Interview with Cloud 9 Cycles
News article published on: 18th June 2014
Following on from our recent chat with June Burke, author of cycling blog ‘cycling with heels’, the serious injury department at Osbornes speaks servicing, safety and cycling in London to Cloud 9 Cycles.
Hi Adam, thanks for taking part in this interview. Please tell us a little bit about your shop and how you came up with the idea to set up a cycling shop.
Cloud 9 Cycles was started in 2009 by myself and my business partner Kris. We were both keen cyclists but weren’t happy with the quality of bike shops in the Capital. We rented a workshop in Camden Town and started to repair our bikes as well as friends. The word quickly spread and before we knew it we had managed to fit an entire bike shop into an area of 10m2!
In 2012 we moved to our new shop just off Tottenham Court Rd (38 Store St, London, WC1E 7DB). Fortunately we have a lot more space and have a large range of bikes to cater for all cyclists.
We have bikes starting from £350 to £12,000 including Fixed Gear, Hybrids and Road bikes.
What kind of services do you offer in your shop and workshop?
Our speciality is custom builds and in house we can offer hand built frames, bike fitting and bespoke bike builds. These bikes are perfect for anyone looking for a fast, fun and comfy ride J
We have a fully equipped workshop with Cytech qualified mechanics who can service all types of bikes including high end Road and MTB bikes. We aim to turn around all services within 24 hours to keep you on two wheels.
We also have a small rental fleet available.
What changes have you experienced to London Roads recently and do you think London as a city is adapting quickly enough to make cycling a safe experience for the number of cyclists that are currently on the roads?
In the last few years there have been two major changes to London cycling. The first is the cycling infrastructure. London is pushed for space and so it has been hard for TFL to put in new cycling lanes however the last few years has seen a big increase and although not perfect it is definitely a step (or pedal) in the right direction.
The second is the number of cyclists that are on the road. Almost daily I see more people on bikes. This is a real benefit and it means that drivers and pedestrians are more aware of cyclists habits and what to look out for when they are crossing a street.
I think that the city is doing its best to adapt to cyclists and so long as we all remember to share the road respectfully we should be able to travel together seamlessly.
Do you see a lot of injured cyclists and what cycle equipment would you recommend to a cyclist to cycle more safely?
We don’t see as many injured cyclists as you would expect and the majority we do see have normally fallen off their bike on a Friday night after a few après work drinks.
In terms of safety I am a strong believer in good lights. London is awash with lights (sings, shops and cars) and so to have a bright pair of lights is extremely important.
A good set of USB rechargeable lights are £59.99 and is (in my opinion) the best investment you can make for safer cycling.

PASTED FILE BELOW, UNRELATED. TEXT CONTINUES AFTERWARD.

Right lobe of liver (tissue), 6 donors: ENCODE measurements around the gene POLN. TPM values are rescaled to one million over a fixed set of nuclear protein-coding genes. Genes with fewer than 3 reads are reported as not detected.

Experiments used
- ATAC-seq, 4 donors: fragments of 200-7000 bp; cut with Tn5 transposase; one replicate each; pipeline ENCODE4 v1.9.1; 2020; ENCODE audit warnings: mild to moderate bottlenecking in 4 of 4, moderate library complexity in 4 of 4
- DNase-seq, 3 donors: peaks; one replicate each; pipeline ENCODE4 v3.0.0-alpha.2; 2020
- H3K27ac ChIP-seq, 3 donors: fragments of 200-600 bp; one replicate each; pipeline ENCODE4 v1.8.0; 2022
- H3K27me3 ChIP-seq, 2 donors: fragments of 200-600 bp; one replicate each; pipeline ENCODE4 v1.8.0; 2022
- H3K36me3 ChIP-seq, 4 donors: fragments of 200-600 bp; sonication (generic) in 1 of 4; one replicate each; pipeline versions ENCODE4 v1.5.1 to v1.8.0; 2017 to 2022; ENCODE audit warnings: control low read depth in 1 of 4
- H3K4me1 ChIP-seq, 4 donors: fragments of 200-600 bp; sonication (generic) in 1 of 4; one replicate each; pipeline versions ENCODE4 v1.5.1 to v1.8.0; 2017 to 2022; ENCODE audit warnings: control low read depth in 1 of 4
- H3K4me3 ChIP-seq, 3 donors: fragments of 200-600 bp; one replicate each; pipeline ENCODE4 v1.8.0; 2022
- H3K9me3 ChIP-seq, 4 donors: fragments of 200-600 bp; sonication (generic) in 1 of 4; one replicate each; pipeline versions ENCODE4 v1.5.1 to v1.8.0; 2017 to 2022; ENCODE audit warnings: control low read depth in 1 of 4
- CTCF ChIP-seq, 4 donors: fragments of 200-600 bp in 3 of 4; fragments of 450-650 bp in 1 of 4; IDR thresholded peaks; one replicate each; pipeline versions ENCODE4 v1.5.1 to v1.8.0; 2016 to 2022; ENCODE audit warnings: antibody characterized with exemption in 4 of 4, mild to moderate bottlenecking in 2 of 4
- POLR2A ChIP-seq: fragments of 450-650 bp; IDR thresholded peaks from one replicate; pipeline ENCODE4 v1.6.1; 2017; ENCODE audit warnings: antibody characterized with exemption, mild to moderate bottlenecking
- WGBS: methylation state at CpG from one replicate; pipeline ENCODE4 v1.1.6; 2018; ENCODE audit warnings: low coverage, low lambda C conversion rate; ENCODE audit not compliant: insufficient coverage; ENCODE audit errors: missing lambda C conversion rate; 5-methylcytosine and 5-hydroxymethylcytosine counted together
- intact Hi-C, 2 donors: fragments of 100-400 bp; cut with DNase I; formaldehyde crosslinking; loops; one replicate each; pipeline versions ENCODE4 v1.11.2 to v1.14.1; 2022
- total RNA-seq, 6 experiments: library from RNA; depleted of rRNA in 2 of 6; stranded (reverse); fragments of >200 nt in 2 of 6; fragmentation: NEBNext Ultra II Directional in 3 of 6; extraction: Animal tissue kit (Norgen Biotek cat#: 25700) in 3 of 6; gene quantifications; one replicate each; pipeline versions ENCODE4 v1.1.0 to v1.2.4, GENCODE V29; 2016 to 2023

Of course helmets are also important and the new Hovding Airbag (http://www.hovding.com/) is the safest helmet on the market. It is perfect for commuters and its revolutionary design is shaking the helmet industry to the core.
How regularly do you have to service a bike if you commute daily?
I would recommend popping into a bike shop once every 4 months and asking them if your bike needs a service. So long as they are reputable they should offer the service that is required.
Our most popular service for commuters is our “Good as New” service which is £70 and includes a lot of stuff including a new set of gear and brake cables –http://www.cloud9cycles.com/servicing.php
However there are some things that you can do at home that will help the longevity of your ride. The most important is to keep the chain, gears and wheel rims clean of dirt.
If you get dirt on your chain or rim it will grind your gears and wear your wheel much quicker than if it was clean.
A simple cloth with some bike cleaner / degreaser will keep the parts clean and allow them to run smooth and in good working order.
Once clean use some new oil on the chain to keep it lubricated.
It is especially important to keep your parts clean after the rain as more grit will stick to the parts.
What other safety advice would you give to cyclists cycling in London?
Three simple bits of advice are:
Plan your route along less busy roads – Many people follow the busy roads that they know from the bus to get to work. This is not necessary as London has 73,000 roads…many that are quiet, car free and often quicker to get places. Have a look at the free cycle maps from TFL (http://www.tfl.gov.uk/modes/cycling/routes-and-maps
) and plan your ride.
Check your saddle height is correct – I am amazed how many people ride with their saddle either too high or low. If your saddle is set correctly you will be able to ride for longer, be in more comfort and arrive to work happier. If you are in any doubt please pop into us and we will set it correctly for you at no charge.
Keep your bike safe – Invest in a good lock and you dramatically reduce the chance of your bike being pinched. You can buy some great security systems that will lock your wheels and then all you need is a good lock (starting from £35) to secure your frame to the rack.
For all the latest news from Cloud 9 cycles you can follow them on twitter@cloud9cycles